Sinopec has come through with the rumoured offer for Addax, a London- and Toronto-listed small oil company that has operations in Kurdistan and Africa.
June 24 (Reuters) – China’s Sinopec Group agreed to buy
Addax Petroleum Corp <AXC.TO> for about C$8.27 billion ($7.24
billion) in a bid to gain access to the Swiss oil and gas
explorer’s high potential oil blocks in West Africa and the Taq
Taq field in Iraq.
The offer of C$52.80 per share from Sinopec International
Petroleum Exploration and Production Corp, which was in a race
with Korea National Oil Co (KNOC) for the bid, is about 16
percent higher than Addax’s Tuesday closing price.
The board of Addax has recommended the offer to its shareholders.
Clearly China has decided to take the risk of getting offside with the Iraqi government by expanding its operations in semi-autonomous Kurdistan, where Addax has a large stake in Taq Taq. Agreements signed with the Kurdistan Regional Authority however are a source of contention with the central Iraqi administration.
Korean National Oil Company, which was also considering a bid for Addax, has seen its activities in Kurdistan create a hurdle to striking deals elsewhere in Iraq. Iraq has the world’s third-largest oil reserves and Sinopec is expected to be among dozens of companies bidding to operate in Iraqi fields at an auction scheduled for next week.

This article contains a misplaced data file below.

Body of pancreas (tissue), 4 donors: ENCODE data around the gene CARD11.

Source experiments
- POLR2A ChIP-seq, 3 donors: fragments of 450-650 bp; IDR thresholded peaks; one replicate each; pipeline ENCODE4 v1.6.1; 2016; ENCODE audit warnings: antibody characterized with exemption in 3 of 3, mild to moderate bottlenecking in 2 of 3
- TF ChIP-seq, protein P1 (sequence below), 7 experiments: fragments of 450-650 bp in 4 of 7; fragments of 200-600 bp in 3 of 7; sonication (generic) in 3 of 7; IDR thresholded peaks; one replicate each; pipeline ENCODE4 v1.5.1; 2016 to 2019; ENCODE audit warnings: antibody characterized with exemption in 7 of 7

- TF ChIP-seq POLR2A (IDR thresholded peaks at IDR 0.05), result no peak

Sinopec has a couple of reasons to feel a little more confident. Iraqi oil minister Hussein Shahristani, who takes a strong line on Kurdistan, is under pressure from his own government. And the risk of doing business in Iraq has long been a limiting factor on foreign investment in the country’s rich oil reserves. China, of course, has been more willing to invest in large foreign resources, and is less bothered by security concerns than other international oil companies.
Iraq: Enthusiasm doesn’t guarantee a good party (FT Energy Source, 23/06/09)
South Korea group considers Addax tie-up (FT, 08/06/09)
Bid decision for Addax chief (FT, 15/06/09)
Shell eyes Chinese links in Iraq (FT, 14/04/09)